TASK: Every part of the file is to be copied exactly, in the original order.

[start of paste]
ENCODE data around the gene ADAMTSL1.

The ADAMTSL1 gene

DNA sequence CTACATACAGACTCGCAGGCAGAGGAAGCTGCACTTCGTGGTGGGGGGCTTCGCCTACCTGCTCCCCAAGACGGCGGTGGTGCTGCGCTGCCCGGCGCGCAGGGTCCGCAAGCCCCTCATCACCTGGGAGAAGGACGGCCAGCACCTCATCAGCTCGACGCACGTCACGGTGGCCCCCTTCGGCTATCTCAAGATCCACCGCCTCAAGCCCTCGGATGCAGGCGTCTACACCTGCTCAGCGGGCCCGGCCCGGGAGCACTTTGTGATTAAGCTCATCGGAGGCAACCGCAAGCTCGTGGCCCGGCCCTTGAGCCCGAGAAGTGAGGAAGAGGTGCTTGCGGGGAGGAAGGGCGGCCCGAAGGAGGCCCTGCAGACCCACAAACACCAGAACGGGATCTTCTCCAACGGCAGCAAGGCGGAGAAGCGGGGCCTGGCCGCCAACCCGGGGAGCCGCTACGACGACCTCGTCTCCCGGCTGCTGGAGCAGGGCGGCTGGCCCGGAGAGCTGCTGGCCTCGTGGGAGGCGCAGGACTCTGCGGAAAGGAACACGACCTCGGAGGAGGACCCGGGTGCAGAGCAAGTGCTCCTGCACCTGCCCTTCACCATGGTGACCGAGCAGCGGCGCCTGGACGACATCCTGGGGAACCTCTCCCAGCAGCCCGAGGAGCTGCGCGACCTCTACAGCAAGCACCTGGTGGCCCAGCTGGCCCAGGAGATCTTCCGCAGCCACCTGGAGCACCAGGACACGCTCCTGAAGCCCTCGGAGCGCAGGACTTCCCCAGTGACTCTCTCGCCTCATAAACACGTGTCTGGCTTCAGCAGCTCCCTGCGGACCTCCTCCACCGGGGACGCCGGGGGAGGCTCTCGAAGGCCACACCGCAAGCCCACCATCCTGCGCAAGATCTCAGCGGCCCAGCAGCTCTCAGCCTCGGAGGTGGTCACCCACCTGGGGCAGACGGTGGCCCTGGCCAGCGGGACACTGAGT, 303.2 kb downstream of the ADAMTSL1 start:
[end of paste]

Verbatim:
ENCODE data around the gene ADAMTSL1.

The ADAMTSL1 gene

DNA sequence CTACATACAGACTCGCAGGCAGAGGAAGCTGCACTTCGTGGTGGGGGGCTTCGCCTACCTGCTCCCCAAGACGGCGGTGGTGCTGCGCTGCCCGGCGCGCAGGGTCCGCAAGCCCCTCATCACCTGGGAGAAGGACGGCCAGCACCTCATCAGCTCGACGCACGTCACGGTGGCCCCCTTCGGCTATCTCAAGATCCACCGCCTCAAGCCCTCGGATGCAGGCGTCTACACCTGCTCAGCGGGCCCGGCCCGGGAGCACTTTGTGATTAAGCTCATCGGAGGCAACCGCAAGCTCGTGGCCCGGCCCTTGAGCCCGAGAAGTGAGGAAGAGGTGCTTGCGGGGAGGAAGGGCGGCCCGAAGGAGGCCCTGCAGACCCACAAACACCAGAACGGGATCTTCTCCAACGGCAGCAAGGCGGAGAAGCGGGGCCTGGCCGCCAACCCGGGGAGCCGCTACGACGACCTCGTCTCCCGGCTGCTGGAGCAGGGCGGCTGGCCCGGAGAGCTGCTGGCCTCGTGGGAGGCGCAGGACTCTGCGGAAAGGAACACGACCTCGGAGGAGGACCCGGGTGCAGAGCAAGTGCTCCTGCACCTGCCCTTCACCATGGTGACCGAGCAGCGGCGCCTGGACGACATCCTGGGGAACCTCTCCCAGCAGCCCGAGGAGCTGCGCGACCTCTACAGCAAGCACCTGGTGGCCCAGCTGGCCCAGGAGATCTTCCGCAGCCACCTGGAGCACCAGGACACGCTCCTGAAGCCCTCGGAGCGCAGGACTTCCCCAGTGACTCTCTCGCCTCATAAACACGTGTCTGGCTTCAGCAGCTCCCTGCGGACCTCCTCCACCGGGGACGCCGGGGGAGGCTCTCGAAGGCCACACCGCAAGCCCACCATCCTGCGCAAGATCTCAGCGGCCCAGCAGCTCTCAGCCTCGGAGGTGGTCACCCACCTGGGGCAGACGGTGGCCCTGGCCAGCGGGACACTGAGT, 303.2 kb downstream of the ADAMTSL1 start: